Saturday, June 26, 2010

Born Alive, Living Dead

Take your colors back.

So here's the deal.

Right at the beginning, you know? Like right there, when you're all fresh and wet, and you have just been pulled out into the bright, cold, hard noisy world and you don't know anything? That's it. Right there.

You are most alive.

A beginner. A rank, sloppy, completely undisciplined amateur. You can't even control your own backside. Just that capability alone is at least a couple of years into the future.

Yet despite all that, despite the crying and being wet and hairless and freshly pulled out of your mother, and being unable to do anything at all that could be described as productive work, that's it.

You are directly on target. You are most creative, most artistic, most wise, most human.

You were.

Not now, not any more, but you were, once.

Here's how it goes.

At first everything is possible. Partly because that's all you've got, and partly because it is, really. At first the only part of you that counts is the possibilities part. For a long time all you can do is eat and cry, nap, and poop. So it can only get better from there on out, productivity-wise.

Cuz it can't get worse.

Before too very long some things happen.

You learn to feed yourself. Dress yourself. Control bodily functions. Speak. Read. Do fractions. Remain silent until spoken to. Look down on others. Forget to dream. Become a cog. Do the daily grind. Bore everyone.

Be absolutely predictable.

Be a data point.

And then one day something happens.

But you don't notice.

Because you are now a productive member of society and you have no dreams. Not even in monochrome. And no soul.

And then one day something doesn't happen.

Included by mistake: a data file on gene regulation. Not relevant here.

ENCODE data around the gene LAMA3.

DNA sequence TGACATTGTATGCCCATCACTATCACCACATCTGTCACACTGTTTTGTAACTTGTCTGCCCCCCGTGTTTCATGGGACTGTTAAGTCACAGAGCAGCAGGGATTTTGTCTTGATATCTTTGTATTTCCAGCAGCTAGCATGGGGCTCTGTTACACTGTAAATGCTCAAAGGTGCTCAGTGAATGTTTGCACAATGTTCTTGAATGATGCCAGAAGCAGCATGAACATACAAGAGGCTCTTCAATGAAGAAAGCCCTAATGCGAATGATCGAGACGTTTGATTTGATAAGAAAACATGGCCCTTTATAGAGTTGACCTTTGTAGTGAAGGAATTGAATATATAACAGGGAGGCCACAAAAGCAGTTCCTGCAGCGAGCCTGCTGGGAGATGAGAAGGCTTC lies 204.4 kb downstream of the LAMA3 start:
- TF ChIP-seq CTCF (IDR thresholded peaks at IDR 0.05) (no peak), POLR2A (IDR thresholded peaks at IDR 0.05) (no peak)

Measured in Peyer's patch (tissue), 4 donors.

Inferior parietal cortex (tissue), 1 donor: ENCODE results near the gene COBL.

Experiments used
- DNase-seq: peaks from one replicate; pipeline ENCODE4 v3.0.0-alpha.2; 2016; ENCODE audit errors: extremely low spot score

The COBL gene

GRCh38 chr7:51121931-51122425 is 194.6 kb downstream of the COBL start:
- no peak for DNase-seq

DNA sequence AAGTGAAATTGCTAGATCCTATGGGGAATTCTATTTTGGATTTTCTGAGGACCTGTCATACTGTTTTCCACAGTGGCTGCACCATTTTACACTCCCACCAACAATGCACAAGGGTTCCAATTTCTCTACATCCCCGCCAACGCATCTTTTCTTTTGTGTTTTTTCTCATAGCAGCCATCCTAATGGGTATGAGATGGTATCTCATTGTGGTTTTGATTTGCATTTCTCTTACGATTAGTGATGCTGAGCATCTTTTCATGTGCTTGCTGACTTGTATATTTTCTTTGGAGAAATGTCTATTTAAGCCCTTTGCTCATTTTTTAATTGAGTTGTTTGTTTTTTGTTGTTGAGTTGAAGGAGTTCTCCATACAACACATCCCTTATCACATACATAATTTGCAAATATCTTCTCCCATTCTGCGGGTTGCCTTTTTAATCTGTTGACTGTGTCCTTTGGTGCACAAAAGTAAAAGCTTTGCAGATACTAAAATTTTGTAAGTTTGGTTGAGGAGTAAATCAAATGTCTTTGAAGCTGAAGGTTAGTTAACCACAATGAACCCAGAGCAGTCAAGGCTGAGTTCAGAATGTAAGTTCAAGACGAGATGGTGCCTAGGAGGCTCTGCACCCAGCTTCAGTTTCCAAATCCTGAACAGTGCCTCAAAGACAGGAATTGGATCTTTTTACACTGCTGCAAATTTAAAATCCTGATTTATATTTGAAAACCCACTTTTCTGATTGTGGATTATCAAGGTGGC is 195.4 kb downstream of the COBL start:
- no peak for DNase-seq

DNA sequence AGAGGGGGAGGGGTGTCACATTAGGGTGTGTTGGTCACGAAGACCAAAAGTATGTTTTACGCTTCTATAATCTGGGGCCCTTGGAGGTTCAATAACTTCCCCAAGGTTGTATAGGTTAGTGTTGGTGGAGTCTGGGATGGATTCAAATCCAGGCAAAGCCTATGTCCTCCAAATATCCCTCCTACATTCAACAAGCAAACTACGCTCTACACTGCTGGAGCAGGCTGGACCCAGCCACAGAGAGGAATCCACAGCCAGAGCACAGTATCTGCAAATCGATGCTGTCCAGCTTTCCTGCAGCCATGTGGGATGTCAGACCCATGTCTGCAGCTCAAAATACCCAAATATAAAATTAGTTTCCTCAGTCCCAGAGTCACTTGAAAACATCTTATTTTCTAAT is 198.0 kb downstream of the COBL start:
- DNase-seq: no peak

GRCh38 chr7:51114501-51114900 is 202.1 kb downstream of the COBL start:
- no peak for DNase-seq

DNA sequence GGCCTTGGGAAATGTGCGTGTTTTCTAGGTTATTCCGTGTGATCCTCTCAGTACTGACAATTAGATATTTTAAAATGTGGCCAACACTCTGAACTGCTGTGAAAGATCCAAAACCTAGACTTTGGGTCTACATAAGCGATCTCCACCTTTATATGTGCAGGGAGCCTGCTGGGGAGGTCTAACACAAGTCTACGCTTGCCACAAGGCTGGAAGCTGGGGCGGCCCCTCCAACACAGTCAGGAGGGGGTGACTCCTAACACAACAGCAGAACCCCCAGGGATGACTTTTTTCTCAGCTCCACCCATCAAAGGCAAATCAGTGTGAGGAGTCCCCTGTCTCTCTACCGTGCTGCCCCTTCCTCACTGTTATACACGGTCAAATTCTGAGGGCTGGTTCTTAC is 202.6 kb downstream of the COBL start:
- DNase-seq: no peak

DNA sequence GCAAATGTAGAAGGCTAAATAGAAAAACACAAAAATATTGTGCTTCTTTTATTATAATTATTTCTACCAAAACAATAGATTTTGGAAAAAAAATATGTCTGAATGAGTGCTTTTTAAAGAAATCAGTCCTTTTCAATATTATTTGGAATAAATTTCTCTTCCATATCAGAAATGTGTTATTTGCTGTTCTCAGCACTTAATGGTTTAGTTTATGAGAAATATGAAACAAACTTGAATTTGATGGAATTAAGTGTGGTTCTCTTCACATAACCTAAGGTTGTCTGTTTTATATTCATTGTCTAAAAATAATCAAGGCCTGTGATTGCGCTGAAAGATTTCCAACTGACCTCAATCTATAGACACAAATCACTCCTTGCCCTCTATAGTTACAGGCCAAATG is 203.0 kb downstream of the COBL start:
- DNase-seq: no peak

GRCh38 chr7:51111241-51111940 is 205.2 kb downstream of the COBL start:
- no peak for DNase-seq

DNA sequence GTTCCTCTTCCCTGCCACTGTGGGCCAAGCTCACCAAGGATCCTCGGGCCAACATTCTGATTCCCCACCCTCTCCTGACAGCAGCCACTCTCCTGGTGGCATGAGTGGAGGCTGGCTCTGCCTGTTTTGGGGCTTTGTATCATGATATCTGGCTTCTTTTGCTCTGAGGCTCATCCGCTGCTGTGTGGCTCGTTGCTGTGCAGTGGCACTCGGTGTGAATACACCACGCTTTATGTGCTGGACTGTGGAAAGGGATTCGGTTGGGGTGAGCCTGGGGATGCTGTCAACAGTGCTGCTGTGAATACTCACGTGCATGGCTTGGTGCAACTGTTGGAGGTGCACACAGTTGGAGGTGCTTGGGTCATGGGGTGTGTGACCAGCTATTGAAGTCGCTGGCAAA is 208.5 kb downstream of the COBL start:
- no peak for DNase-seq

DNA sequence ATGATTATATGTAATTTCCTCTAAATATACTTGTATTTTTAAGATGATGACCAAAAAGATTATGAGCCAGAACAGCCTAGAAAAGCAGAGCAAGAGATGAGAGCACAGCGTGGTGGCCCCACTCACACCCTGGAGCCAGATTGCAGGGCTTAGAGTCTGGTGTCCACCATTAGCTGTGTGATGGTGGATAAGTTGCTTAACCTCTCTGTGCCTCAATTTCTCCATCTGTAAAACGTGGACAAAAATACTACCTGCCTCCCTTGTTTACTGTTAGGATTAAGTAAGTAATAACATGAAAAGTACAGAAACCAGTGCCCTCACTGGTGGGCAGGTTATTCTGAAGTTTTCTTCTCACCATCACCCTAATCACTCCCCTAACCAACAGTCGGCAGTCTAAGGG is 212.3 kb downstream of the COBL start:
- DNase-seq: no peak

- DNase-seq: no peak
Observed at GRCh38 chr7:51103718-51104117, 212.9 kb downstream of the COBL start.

What doesn't happen is that you fail to be yourself.

Let's rephrase that. You fail to be "yourself".

You become unproductive. You gaze out the window. You sit, and do nothing obvious. You think about becoming a fireman, a ballerina, a pirate, a supermodel.

Or all of them at once.

You have a dream. You don't understand what's happening. Then you have another dream. And still you don't understand.

You start to do something though. You find the loopy drawings you did with crayons when you were six. You look at them. You don't think much, you just look.

Then you grab a crayon and play with it. You draw. You don't care what it is, you just like the drawing of it all, whatever it is. You touch life once again.

You think about writing a book, about becoming a professional birdhouse architect, about feeding the world. Or something else.

You begin to go crazy and continue being unproductive.

You wonder what would happen if you stopped worrying. About your pension, your mortgage, your standing in the community, your chance of making it, of being respectable, of being hard to fool, of making a decent living, of fitting in. You wonder what would happen if you did nothing but scribble with crayons for an entire year, and then burned it all. What would happen if you hitchhiked around the world blindfolded.

You wonder what would happen if you became yourself.

If you try to be someone because of what you expect is wanted from you, or if you try to live your life or run your business based on guessing about what is average or what is accepted or what is ordinary, and if you judge yourself by how well you roll along that old straight-and-narrow groove, and you fear change and delight and random serendipity and those all-night, full-color dreams about being a pirate ballerina, you've lost your chops.

You don't remember it (no one does) but back at the beginning when you were wet and small and helpless you were a lot braver. Better organized. More decisive.

When you were hungry you ate. If the food wasn't there, you called for it. Lights too bright, too dim, your back end too messy? You acted. If you saw a dark fuzzy blur you grabbed it. Kitty had to cope with your urge to know all, be all, create all. And so did everyone else.

It made you what you are.

You handled it then, as a naked and helpless infant, as an absolute beginner, when all things were possible and you couldn't even begin to conceive of a limit, let alone of self-consciousness, let alone self-censorship. Let alone failure.

Try it again. Pull the cat's tail. Chase a housefly. Scream joyously. Start a business. Just for fun. Failure is an option.

But only one of many.

What else should you do with your time?

What else, really?

From buznutt


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